Strange Science

The act of creation is what drives a scientist. A simple thought, an idea snatched from the mental ether and forced into reality is how the light bulb, telephone, and automobile were introduced into our world. The ingenuity of these intrepid adventurers shape the face of our society, but what happens to their duds? We are very aware of the great successes that have propelled our society forward, but how many strange inventions were meant to be forgotten by the ever-thundering march of time?

Phone of The Dead: A brainchild of Thomas Edison and certainly one of his strangest offerings to date. A mind from which brilliant ideas were brought into this world, Edison’s “Spirit Phone” is rarely numbered among them. This early invention predates the Graham Bell’s telephone, though it’s intended audience surely would have been late.

The Rat Pack: Oddly enough, a study was held regarding rats and their preference of music. In 2011, a study conducted at Albany Medical College to see which types of tunes the tiny rodents would prefer to listen too. Oddly enough, when given the option, rats prefer no music to anything. If forced to listen to music, rats prefer Beethoven. The study takes a strange turn, though, when the rats are given cocaine. Apparently their musical tastes shift to Jazz and Miles Davis when given the drug, but only while under the influence.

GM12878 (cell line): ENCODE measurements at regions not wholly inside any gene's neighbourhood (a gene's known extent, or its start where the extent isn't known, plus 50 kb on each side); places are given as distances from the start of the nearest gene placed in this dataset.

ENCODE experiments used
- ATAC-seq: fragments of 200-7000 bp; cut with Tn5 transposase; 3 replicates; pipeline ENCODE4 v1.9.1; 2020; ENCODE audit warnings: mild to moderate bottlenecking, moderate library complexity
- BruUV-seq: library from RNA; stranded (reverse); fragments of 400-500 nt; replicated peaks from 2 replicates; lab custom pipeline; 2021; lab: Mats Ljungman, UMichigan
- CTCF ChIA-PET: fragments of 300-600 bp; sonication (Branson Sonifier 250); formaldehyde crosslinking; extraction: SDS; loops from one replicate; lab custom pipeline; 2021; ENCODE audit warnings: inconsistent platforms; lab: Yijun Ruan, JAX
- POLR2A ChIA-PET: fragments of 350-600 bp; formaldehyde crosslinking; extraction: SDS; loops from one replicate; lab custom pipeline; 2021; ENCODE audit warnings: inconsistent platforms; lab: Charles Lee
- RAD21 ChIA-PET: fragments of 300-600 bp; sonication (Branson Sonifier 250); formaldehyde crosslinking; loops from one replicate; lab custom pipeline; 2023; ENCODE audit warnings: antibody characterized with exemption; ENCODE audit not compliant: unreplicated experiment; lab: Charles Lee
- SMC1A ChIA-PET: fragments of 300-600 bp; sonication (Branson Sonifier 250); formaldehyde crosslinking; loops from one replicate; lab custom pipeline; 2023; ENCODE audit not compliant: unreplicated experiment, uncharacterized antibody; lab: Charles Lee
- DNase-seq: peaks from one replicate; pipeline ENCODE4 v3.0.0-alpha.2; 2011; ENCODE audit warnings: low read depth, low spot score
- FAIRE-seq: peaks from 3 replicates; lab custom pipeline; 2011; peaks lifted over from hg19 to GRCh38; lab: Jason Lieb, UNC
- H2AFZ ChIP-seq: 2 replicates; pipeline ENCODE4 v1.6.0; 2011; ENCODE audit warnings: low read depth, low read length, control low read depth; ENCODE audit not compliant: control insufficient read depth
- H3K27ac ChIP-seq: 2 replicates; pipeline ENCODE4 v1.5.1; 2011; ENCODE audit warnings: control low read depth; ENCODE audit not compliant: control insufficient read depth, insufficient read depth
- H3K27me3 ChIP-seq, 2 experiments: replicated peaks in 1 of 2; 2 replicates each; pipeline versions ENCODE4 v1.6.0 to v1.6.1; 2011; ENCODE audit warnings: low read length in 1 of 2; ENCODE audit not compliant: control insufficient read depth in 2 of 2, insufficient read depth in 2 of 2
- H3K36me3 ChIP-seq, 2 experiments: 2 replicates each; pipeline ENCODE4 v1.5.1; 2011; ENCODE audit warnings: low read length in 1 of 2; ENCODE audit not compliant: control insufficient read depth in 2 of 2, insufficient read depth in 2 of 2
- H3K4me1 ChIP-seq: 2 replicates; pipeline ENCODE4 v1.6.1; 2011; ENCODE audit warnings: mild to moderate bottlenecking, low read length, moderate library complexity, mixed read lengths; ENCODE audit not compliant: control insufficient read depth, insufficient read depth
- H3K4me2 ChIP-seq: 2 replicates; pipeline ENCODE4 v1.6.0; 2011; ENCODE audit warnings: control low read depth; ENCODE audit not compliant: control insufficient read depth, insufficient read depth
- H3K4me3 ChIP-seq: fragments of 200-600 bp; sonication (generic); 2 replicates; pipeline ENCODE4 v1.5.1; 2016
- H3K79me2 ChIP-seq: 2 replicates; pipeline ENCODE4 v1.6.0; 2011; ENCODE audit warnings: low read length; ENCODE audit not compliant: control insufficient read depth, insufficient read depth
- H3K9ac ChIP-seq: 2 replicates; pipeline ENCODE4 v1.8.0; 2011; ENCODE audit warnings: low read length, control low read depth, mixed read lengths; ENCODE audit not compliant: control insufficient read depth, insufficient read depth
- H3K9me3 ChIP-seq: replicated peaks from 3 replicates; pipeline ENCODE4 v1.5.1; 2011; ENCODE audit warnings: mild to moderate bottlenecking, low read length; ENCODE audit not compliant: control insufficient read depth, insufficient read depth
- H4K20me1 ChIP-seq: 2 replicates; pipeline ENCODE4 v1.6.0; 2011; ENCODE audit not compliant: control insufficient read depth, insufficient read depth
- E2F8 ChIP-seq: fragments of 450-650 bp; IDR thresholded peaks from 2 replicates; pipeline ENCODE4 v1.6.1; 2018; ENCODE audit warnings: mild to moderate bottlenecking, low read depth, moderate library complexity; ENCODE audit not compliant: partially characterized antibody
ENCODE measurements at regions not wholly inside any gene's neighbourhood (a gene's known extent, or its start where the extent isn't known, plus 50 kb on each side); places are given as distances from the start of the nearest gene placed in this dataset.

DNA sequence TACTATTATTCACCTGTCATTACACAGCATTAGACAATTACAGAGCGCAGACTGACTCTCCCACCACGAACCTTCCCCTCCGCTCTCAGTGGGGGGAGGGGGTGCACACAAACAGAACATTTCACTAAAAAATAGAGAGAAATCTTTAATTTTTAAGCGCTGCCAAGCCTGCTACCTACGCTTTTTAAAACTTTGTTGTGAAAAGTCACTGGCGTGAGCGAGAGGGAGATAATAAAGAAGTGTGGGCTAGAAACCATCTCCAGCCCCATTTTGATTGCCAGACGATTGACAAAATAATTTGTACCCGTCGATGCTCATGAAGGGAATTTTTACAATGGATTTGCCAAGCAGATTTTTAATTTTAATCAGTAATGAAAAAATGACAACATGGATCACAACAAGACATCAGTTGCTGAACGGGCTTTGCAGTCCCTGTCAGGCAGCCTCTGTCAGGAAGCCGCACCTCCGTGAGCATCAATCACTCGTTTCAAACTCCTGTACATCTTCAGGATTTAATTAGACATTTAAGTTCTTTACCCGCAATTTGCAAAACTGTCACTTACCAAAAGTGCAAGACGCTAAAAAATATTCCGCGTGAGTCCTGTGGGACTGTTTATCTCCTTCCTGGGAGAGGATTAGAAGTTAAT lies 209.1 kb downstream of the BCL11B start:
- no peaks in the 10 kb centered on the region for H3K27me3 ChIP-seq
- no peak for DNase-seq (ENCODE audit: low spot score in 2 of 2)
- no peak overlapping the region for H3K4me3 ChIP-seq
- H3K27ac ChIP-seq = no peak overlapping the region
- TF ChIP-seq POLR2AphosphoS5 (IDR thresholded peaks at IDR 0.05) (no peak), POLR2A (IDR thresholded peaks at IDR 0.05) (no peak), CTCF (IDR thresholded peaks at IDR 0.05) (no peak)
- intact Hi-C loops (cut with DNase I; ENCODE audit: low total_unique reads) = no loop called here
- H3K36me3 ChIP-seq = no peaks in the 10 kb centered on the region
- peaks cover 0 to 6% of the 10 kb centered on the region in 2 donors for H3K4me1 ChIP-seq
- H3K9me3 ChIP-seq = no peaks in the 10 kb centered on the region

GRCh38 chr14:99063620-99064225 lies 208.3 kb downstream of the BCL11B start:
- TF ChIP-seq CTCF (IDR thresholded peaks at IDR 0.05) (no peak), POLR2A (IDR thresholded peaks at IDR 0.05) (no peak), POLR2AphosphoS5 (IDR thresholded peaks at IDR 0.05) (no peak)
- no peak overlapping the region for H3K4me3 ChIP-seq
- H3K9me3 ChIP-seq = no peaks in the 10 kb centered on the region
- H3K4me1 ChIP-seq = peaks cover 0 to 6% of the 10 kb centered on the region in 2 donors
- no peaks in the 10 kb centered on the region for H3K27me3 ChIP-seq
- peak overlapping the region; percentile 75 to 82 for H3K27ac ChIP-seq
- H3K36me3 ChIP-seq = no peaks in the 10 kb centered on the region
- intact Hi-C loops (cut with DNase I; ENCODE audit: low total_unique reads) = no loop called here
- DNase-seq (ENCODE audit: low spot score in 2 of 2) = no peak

Hanging Around: Nicolae Minovici is one of the chosen few scientists willing to put themselves at risk for science. The first to volunteer for his own experiment, Nicolae, the preeminent forensic scientist of the time, wanted to learn more about a particular process of capital punishment. Fascinated by hanging, Nicolae built a system of pulleys to test various knots, rope elasticity, and neck strength. Curiously enough, Nicolae died several years later due to neck-related trauma.

Beautiful and strange, if science has taught us anything, it’s that you can only expect the unexpected. Who knows what mad geniuses are cooking up right now in labs around the world. Powerful computers strongDerrick Alger enough to be worn like sunglasses and hoverboards make up our reality, where just thirty years prior it was fiction.